Biomanufacturing Shows Signs of Maturity, PAT Adoption
Manufacturers are reporting fewer batch failures, adopting PAT and other quality initiatives, and stepping up supply chain quality control.
By Eric Langer, BioPlan Associates, Inc.
In biopharmaceutical manufacturing today, quality management is critical for steering clear of production problems, capacity bottlenecks, and operation failures. The good news is that manufacturers appear to be doing a better job over the past 10 years.
In our 9th Annual Report and Survey of Biopharmaceutical Manufacturing Capacity and Production , we evaluated, along with more than 80 other biomanufacturing trends, the frequency of batch failures among global biomanufacturers. We weighted information shared by 302 respondents to estimate the batch failure rate for the industry. Based on the responses, batch failures occur on average every 60.3 weeks per facility. This is a significant improvement over last year’s average of 54.5 weeks, and shows a continuing trend over the past five years (Figure 1). Indeed, in 2008, we found batch failures to occur every 40.6 weeks. This means that in five years, the batch failure rate has improved by 49%.
Delving further into the responses, we find some interesting patterns in play. For example, the proportion of respondents who said that the last batch failure at their facility occurred either two years or more ago stands at 36.5% this year, up significantly from 29.9% last year, 25.8% in 2010, and 26.7% in 2009. On a similarly encouraging note, the proportion experiencing a failure in the past one to three months dropped to 14.1% this year, after being steadily around the 20% mark for the past few years (18.5% last year, 21.1% in 2010, and 21.6% in 2011.)
Tempering the good news, though, is our finding that the proportion of respondents experiencing batch failures very recently (within the last week or last month) is markedly up. This year, more than 1 in 10 (10.6%) reported a failure either within the last month (8.2%) or the last week (2.4%). This is a step above the 7-8% who have indicated this in past studies.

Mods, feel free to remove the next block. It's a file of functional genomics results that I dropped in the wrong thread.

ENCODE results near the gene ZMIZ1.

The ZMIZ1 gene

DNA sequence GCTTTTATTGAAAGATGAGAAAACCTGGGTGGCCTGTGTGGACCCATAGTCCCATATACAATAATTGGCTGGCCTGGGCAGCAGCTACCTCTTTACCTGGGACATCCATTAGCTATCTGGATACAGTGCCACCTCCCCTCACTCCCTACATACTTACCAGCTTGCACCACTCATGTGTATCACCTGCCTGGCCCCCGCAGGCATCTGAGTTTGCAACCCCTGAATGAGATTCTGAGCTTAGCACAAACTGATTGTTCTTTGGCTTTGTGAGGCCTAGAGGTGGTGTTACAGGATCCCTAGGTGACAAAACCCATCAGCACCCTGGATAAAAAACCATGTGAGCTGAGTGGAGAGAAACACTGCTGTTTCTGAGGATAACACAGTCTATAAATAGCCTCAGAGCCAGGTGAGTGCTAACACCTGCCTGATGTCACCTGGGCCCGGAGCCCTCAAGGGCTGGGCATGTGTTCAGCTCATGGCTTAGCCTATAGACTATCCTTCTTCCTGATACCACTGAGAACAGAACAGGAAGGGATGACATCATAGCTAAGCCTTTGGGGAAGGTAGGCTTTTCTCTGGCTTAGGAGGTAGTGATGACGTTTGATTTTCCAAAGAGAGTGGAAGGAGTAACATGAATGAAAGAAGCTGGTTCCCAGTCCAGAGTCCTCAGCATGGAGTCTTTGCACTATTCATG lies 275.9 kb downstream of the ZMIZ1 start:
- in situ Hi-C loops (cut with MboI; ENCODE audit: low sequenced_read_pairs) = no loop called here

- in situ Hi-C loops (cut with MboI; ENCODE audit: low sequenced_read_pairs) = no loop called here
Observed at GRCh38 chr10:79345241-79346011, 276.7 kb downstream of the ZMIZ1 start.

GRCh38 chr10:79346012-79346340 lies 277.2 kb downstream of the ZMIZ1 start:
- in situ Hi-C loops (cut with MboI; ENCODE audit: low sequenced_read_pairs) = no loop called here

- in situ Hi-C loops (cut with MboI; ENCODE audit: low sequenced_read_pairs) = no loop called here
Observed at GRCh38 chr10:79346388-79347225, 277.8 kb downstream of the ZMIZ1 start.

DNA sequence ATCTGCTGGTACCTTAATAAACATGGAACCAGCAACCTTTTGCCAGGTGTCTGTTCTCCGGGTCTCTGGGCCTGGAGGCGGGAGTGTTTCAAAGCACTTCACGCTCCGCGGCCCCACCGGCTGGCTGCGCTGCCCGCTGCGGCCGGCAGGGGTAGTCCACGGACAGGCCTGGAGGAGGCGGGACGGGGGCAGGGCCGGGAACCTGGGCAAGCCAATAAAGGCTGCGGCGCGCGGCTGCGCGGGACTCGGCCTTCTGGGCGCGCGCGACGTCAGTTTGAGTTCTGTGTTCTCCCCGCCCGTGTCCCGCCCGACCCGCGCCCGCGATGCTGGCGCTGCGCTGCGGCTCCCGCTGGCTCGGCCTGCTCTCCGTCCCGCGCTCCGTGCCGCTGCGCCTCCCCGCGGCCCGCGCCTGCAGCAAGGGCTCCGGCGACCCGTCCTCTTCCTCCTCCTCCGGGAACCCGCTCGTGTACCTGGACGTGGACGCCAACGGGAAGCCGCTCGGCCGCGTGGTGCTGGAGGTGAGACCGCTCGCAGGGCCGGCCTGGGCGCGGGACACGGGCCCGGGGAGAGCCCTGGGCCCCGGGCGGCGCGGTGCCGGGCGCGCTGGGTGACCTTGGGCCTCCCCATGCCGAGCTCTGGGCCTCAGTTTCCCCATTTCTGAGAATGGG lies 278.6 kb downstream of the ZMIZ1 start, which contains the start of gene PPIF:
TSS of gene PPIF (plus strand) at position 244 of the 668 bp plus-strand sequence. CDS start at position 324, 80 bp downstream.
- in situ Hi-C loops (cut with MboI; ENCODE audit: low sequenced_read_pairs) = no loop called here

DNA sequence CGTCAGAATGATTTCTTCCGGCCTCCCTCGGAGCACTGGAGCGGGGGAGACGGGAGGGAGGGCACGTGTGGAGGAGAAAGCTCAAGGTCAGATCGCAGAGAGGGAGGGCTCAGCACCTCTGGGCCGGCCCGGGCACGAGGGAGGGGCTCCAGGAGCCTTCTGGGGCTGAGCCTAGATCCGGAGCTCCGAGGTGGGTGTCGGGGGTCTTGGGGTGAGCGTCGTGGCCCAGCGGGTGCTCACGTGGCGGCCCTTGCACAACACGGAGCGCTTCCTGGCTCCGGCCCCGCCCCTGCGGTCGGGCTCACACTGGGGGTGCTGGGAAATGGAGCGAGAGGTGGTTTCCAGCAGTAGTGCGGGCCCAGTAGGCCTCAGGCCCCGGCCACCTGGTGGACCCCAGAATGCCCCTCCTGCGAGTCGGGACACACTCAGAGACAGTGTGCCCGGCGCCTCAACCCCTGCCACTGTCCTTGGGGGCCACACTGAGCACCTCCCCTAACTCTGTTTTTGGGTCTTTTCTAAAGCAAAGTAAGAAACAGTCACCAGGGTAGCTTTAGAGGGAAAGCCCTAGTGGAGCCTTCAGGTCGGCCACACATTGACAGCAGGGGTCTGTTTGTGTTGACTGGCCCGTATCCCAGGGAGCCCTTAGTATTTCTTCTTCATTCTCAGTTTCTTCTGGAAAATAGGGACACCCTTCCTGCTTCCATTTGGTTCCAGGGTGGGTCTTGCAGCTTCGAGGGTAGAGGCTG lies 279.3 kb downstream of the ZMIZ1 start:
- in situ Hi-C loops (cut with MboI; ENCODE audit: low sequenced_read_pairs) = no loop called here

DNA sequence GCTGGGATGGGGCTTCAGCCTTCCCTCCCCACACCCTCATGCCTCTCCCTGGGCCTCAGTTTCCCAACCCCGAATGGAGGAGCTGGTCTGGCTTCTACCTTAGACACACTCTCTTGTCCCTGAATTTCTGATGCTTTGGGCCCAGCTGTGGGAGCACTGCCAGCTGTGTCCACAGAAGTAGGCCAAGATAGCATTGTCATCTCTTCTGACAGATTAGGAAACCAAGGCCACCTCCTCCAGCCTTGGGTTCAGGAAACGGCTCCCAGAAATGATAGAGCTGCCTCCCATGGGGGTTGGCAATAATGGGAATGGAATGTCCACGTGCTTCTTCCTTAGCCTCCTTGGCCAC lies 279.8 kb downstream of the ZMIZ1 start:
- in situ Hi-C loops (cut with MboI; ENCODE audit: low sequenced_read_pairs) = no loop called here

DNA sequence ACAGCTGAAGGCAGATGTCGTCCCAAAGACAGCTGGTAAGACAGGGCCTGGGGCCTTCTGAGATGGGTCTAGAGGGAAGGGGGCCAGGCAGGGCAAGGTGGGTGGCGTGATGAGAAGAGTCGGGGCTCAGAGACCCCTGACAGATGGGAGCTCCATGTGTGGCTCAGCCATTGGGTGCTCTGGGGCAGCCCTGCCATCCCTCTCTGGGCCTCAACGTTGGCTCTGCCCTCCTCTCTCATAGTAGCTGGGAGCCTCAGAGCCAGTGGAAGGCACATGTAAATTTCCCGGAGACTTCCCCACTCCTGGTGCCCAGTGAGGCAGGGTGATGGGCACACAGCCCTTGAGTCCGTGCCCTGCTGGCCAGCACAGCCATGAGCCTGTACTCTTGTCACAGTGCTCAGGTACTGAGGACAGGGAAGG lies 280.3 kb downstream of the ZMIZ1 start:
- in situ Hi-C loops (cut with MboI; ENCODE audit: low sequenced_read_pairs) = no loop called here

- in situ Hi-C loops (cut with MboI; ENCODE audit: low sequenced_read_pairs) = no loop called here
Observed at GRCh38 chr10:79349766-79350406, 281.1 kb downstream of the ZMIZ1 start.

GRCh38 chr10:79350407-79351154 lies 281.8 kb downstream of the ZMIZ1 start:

Taken together, though, the news on the whole is encouraging. The continuing reduction in frequency of batch failures is a good sign, and represents a maturation in performance, likely even within smaller organizations. Some of this improvement is directly related to training of operations staff, which, according to the study, received significant budget increases this year.
Although the specific causes contributing to this improvement are not fully defined, companies are clearly managing their manufacturing more effectively, most likely by: improving their process design; resolving supply chain issues; using increased process monitoring and process analytical technology (PAT); gaining experience in preventing contamination; and otherwise learning from prior contamination episodes. Also, it is possible that “natural selection” is at work, with those companies experiencing more process failures also tending to have other quality and management problems contributing to failures.
PAT Adoption on the Rise
One potential reason for the decline in batch failure frequency is the industry’s increased adoption of Process Analytical Technologies (PAT). PAT is defined by FDA as “a system for designing, analyzing, and controlling manufacturing through timely measurements (i.e., during processing) of critical quality and performance attributes of raw and in-process materials and processes with the goal of ensuring final product quality.” In many respects PAT is nothing new and involves no new specific requirements beyond those needed to support cGMP approval. PAT, Quality by Design (QbD) and other process measurement-based quality programs are efforts to better quantify, model and otherwise understand manufacturing processes.
Our study shows that continued improvements in sensors, probes and analytical equipment are facilitating process quantification and PAT. Thus, as bioprocessing becomes increasingly monitored by improved and new chemical, physical and microbiological detection methods and assays, including single-use sensors/probes, the resulting data will increasingly support and be used for mathematical modeling and risk analysis. Besides this technological progress promoting increased use of PAT or comparable quality programs, industry adoption will also likely increase as PAT is recognized as an effective method to increase productivity by reducing waste, improving yields, increasing automation and facilitating other cost-saving measures.